This psalm defies categorization. In some respects, it resembles a lament. This label does not quite fit, though, because the psalmist does not seek salvation from his/her own enemies as much as the destruction of God’s enemies. Though the psalmist struggles with God’s imminence and transcendence, reducing his/her reflections to such mere abstractions does a disservice to the psalm. This is not an individual sharing his/her speculation about God’s nature with someone else. This is a prayer in which the psalmist addresses his/her God. The psalm arises from and is imbedded in a dynamic relationship between God and the psalmist. His/her questions and assertions arise out of his/her experience of covenant life with the God of Israel.

God has “searched” and “known” the psalmist. It is comforting that God is so intimately familiar with us-or is it? There are times I would prefer not to be aware of God’s presence or to think too deeply about it. Does God have to be present when I defecate, pick my nose and do other things that everyone does, but no one admits too? Can’t I take a vacation from God’s presence when I need to vent my most vindictive feelings, feelings that I know are unworthy of me, feelings that I am ashamed of? Is it possible to experience God’s presence not as sweet comfort, but as an oppressive weight? The psalmist seems somewhat ambivalent about God’s constant nearness. S/he seems to be asking, “Is there no escape from this all-encompassing reality that seems to have me hemmed in from all sides?”

Verses 13-18 praise God for God’s intimate involvement with the psalmist’s life from womb to tomb. “In your book were written all the days that were formed for me, when none of them yet existed.” Vs. 16. Taken literally and in isolation from its larger context, this verse appears to assert a strict determinism. Each day and everything in it is predetermined right down to the red tie I decided (or think that I decided) to wear today. But the nature of the psalmist’s relationship to his/her God suggests anything but a detached deity running a soulless machine. As the psalmist looks back on his/her life, s/he marvels at God’s activity in his/her life and all that God has done to bring him/her to this place and time. God has indeed given the final shape to each of the psalmist’s days, not as an author working with a fixed plot, but as a relational partner coaxing, persuading and nudging the psalmist toward deeper covenant living.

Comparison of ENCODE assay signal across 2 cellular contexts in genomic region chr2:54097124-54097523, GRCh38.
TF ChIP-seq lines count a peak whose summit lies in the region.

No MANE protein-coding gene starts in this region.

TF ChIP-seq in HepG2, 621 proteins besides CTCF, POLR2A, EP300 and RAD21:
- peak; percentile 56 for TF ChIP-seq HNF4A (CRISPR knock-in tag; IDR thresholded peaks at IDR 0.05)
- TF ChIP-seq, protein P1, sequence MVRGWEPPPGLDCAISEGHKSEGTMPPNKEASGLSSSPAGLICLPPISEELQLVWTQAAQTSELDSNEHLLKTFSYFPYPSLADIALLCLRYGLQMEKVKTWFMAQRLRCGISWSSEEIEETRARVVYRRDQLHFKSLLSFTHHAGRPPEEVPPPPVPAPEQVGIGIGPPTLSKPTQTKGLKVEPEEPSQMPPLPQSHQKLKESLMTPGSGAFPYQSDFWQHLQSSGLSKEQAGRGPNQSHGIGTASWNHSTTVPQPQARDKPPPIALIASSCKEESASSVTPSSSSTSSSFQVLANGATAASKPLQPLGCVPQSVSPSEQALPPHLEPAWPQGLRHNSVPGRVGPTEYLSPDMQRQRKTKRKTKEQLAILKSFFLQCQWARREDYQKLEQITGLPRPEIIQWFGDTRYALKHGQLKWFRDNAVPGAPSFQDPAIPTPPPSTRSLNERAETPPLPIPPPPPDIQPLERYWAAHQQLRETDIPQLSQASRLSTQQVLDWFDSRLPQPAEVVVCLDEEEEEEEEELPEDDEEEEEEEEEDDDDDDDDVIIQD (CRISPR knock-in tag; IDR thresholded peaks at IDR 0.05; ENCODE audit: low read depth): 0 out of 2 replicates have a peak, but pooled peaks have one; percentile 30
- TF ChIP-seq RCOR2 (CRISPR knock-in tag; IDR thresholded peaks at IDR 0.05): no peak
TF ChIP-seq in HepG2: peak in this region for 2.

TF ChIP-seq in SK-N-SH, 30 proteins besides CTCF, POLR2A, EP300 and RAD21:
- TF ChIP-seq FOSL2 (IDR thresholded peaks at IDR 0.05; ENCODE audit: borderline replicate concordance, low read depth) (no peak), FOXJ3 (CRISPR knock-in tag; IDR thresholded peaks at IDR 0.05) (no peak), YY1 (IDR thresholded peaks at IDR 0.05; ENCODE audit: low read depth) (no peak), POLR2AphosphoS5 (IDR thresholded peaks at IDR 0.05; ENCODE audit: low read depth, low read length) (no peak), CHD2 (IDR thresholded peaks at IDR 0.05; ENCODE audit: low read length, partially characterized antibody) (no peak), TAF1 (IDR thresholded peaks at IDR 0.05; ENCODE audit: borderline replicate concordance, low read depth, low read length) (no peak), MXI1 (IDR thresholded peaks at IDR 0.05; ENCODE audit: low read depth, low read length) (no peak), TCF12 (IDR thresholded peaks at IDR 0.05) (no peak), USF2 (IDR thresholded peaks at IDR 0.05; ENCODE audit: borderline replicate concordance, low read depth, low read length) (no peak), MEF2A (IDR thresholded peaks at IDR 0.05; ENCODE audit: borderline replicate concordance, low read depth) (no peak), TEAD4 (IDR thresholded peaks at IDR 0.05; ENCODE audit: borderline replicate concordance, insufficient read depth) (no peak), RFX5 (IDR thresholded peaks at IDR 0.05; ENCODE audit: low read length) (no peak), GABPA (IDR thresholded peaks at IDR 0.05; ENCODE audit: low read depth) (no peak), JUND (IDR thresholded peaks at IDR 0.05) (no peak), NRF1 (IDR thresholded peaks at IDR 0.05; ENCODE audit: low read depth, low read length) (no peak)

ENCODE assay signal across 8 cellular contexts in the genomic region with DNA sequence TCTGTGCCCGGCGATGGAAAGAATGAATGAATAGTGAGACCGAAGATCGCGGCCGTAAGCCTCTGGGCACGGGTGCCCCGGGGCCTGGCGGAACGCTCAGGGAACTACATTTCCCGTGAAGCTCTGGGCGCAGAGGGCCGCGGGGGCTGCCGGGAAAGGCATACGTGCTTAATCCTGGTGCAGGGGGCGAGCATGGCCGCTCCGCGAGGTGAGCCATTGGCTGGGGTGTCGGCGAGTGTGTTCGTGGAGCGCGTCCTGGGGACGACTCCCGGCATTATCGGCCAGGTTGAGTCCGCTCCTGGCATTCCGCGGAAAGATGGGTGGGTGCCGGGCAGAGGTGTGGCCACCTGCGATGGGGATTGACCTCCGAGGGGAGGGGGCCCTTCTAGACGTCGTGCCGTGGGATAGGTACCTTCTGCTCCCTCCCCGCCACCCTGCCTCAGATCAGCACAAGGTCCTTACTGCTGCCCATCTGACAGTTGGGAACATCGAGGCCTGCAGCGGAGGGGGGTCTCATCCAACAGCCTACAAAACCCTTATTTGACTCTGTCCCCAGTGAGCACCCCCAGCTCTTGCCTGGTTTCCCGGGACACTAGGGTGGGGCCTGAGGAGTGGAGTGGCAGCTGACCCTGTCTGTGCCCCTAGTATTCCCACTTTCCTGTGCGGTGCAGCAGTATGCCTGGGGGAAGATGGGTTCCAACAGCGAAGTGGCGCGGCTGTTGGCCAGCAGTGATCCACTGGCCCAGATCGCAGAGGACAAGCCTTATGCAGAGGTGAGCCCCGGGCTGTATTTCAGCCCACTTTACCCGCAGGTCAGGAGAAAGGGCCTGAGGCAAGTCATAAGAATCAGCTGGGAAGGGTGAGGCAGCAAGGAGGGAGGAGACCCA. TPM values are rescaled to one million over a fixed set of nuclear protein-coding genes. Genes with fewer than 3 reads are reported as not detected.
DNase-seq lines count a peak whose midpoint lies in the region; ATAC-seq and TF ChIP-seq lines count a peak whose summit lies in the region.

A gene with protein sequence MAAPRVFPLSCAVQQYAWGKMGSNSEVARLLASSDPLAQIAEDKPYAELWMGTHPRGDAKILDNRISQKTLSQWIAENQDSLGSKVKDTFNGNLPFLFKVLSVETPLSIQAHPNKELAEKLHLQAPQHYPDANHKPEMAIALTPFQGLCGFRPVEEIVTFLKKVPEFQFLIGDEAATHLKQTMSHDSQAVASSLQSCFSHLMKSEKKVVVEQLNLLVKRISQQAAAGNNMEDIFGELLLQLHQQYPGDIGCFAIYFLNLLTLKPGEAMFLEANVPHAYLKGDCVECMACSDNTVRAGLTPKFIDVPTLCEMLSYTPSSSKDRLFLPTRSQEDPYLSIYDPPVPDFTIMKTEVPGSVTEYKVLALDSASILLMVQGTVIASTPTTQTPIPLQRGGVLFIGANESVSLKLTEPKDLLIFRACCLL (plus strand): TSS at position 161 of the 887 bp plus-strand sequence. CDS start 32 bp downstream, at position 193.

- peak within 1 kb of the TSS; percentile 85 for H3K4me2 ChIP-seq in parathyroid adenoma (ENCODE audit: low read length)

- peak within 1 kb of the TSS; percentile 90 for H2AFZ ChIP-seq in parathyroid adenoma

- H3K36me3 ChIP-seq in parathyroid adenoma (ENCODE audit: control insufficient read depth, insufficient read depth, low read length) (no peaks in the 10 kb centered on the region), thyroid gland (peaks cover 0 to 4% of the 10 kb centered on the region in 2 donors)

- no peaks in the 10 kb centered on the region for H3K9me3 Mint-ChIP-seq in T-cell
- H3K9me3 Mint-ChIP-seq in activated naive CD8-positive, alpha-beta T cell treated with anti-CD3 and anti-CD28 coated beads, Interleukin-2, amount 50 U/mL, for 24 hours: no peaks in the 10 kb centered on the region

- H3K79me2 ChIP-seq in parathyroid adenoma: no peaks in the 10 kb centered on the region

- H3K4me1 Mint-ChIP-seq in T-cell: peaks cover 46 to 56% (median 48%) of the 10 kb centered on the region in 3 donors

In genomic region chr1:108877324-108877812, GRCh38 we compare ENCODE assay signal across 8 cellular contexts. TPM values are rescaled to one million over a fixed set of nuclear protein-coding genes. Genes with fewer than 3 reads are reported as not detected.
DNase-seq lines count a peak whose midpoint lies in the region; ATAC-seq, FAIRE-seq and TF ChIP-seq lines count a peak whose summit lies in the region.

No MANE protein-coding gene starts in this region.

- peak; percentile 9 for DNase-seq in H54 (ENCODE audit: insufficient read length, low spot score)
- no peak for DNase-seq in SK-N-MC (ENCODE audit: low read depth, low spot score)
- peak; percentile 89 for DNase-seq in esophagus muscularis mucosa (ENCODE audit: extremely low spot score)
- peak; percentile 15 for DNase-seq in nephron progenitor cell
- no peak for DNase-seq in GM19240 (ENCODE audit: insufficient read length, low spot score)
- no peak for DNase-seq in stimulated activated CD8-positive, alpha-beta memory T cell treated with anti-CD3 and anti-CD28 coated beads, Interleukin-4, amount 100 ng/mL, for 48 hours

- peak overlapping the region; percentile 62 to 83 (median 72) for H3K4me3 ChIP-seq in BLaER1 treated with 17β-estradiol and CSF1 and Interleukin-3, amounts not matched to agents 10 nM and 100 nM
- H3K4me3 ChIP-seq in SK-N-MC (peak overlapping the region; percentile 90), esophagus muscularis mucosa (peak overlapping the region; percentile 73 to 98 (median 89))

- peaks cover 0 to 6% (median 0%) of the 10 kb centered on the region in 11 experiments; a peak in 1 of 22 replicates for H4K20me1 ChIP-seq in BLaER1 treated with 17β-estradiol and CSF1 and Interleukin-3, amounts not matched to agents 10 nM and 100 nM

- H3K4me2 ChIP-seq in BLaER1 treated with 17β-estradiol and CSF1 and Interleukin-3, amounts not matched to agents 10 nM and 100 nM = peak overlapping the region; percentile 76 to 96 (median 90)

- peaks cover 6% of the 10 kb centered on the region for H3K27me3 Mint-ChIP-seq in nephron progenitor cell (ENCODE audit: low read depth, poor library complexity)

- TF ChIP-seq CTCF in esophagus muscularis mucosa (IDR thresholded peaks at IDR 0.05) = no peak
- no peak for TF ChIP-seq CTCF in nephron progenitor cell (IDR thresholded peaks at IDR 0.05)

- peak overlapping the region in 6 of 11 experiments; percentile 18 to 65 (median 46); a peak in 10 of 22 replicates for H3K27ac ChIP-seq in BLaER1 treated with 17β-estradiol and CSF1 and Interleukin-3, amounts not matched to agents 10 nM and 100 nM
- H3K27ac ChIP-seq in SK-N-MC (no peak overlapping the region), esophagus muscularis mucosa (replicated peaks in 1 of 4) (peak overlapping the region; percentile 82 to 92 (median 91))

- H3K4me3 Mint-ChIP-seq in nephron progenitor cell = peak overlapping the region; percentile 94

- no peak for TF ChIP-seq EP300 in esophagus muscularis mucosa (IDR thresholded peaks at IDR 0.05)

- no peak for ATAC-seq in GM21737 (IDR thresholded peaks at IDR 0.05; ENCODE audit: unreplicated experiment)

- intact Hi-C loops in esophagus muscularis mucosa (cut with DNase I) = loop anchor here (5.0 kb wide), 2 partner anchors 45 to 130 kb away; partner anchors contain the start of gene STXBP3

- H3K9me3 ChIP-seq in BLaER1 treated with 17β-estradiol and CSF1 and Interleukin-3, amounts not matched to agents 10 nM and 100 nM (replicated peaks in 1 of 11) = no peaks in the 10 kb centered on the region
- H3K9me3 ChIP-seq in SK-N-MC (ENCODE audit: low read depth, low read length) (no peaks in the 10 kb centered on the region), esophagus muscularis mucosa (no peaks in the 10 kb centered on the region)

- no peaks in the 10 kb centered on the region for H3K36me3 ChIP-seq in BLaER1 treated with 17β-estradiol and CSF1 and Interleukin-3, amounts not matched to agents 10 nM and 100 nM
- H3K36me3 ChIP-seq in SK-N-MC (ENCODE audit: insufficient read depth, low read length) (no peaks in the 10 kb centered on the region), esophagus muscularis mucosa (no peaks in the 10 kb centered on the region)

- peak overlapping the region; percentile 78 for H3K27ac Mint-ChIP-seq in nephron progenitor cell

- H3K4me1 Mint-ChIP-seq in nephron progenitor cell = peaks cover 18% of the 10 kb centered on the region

Some years ago a colleague of mine told me of a jarring experience she had conducting a funeral for a stillborn child. Using this psalm as her text, she assured the grieving parents of God’s tender care for their little one throughout the pregnancy and of God’s deep sorrow in his death. She spoke at length about the infinite value of this little life, short though it was. Following the service she was approached by an angry woman who through clenched teeth asked, “Do you have any idea how cruel, hurtful and unfeeling your words sound to a woman who has had an abortion?” She went on to accuse my friend of using the funeral to further the pro-life agenda and then stalked away before any response could be made.